Obama Eyes TARP Funds for Jobs Bill, Triggering GOP Ire

President Obama is almost sure to ask Congress Tuesday to use unspent TARP funds to finance a one-year jobs package that could cost upwards of $100 billion.

"That's certainly one of the ideas," White House Press Secretary Robert Gibbs said, referring to spending TARP funds on a jobs package. "I think that's likely."

House Speaker Nancy Pelosi first suggested tapping bank bailout funds to finance the Democrats jobs bill. After initial White House and Treasury Department resistance, the administration appears now committed to leveraging TARP funds.

Officials cited two principle reasons: 1). the funds could allow the White House to "pay" for the jobs legislation without resorting to offsetting tax increases or spending cuts - something Obama specifically ruled out at Thursday's jobs summit at the White House; 2). improve the political optics of the much-maligned bailout package.

"I think it’s a good idea," said Jared Bernstein, top economist to Vice President Joe Biden, told Fox News on Friday. "This a program that is, granted, not the most popular one we have. And one of the reasons is that while it helped to stabilize folks (on Wall Street), you’ve still got tremendous job market pain on Main Street. So, if there is a way to use TARP funds to help boost employment, help contribute to some of the job programs to get us over this gap and help put more downward pressure on that unemployment rate, then sure, it makes a lot of sense."

Obama will call Tuesday for Congress to approve these items to boost job growth: more spending for cash-strapped states; more funds for road, bridge and other infrastructure projects; aid to  small businesses in the form of  tax credits or direct loans; more spending for green-friendly private-sector and public-sector weatherization projects.

Other items could be added to the package, White House officials said. No final price tag has been determined, they said.

House Democrats have drafted a $70 billion jobs package that includes many of these items, but not weatherization funds, called by some in the White House and Capitol Hill "cash for caulkers."

Congressional Republicans want unspent TARP funds - and loans repaid by the banks already - to be used exclusively for debt reduction. Republicans argue a section of the TARP law  directs unspent funds and repaid loans to debt reduction. Congressional Democrats dispute this interpretation.

"It's an outrage," said Sen. Judd Gregg, R-N.H., ranking member of the Budget Committee. "It's an absolute outrage. And you know who pays the bills? Our kids. It's not right. It's not fair and it's not appropriate."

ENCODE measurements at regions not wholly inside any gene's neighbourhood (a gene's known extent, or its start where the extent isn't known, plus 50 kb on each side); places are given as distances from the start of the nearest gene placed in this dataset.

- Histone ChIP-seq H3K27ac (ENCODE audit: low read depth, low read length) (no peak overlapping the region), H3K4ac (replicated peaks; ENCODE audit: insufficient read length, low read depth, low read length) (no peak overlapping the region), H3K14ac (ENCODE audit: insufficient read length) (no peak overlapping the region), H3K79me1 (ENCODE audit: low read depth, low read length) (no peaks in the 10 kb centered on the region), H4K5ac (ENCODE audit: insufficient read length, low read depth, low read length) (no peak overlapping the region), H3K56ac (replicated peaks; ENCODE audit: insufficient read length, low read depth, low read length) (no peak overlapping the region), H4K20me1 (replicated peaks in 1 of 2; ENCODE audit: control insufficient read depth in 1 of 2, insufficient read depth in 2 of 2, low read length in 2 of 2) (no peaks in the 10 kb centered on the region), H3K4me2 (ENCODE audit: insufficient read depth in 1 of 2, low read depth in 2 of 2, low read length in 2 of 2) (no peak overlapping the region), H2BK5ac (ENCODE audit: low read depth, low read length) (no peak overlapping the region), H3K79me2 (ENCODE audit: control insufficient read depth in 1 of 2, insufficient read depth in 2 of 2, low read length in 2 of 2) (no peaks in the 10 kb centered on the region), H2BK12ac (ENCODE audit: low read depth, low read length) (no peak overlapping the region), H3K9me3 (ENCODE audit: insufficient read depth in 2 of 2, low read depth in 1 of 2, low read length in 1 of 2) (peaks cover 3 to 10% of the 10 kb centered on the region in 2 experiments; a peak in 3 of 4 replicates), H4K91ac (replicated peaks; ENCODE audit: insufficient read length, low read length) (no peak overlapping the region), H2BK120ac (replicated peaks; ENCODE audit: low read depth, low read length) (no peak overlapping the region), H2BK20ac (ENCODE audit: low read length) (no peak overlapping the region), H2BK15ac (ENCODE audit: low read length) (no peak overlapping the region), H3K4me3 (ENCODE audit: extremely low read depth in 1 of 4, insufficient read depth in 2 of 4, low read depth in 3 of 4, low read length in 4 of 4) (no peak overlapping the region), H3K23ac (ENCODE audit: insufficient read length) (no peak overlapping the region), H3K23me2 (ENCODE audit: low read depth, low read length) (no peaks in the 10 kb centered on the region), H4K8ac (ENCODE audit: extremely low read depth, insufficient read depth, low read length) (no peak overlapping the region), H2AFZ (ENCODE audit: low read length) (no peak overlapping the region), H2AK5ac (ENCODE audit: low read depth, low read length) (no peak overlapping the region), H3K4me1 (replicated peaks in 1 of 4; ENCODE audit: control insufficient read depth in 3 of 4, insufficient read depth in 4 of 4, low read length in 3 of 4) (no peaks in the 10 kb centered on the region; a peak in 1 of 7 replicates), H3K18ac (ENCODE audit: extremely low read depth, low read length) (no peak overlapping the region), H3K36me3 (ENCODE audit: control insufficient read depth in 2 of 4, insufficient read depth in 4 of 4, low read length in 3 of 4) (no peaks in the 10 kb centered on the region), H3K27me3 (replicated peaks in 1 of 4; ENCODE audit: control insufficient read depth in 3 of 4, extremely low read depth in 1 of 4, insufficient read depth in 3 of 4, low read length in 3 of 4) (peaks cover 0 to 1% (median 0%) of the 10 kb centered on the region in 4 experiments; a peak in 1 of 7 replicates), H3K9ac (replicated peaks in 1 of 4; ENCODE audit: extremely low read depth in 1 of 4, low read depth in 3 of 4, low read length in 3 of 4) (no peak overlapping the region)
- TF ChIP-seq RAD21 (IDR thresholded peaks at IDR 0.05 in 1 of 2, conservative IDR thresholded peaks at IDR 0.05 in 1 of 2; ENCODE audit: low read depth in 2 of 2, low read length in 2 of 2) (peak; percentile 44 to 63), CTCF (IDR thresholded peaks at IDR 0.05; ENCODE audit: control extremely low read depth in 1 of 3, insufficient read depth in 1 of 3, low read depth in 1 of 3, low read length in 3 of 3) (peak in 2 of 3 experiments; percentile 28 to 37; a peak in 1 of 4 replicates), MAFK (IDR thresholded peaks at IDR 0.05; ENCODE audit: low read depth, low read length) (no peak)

Section 106 (d) of the TARP legislation reads as follows: "Revenues of, and proceeds from the sale of troubled assets purchased under this Act, or from the sale, exercise, or surrender of warrants or senior debt instruments acquired under section 113 shall be paid into the general fund of the Treasury for reduction of the public debt."

Gregg said the White House and congressional Democrats see the TARP funds as a trough of unspent money, not one-time only funds raised in dire circumstances to stabilize a financial system on the brink of failure. Gregg said TARP funds should fulfill that limited purpose or pay down the federal debt, now just over $12 trillion.

"They see this pool of money coming back in... doing what it was supposed to do which was stabilize the financial institutions (and) then come back to the taxpayers to reduce the debt," Gregg said. "That's what we all agreed on. But a bunch of guys are here and (have) said 'Oh let's go out and spend it. We got this money. Let's spend it.'"

Asked if Obama believes Congress needs to change the TARP law to allow for spending on a jobs bill, Bernstein demurred.

"I'm going to let the president lean into that kind of a distinction on Tuesday (in his speech). It's an important question. And it's one we're obviously considering. But I don't want to get out ahead of him on that."

Brendan Daly, spokesman for Pelosi, told Fox that Democrats believe they can use unspent TARP funds - totaling $226  billion - for other purposes without changing existing law.

The Treasury Department has said it's permissible to "recycle" TARP fund that haven't been used or have been repaid by once-distressed banks. Funds off limits, according to Treasury, are profits and dividends banks paid to the government as part of their loan agreements.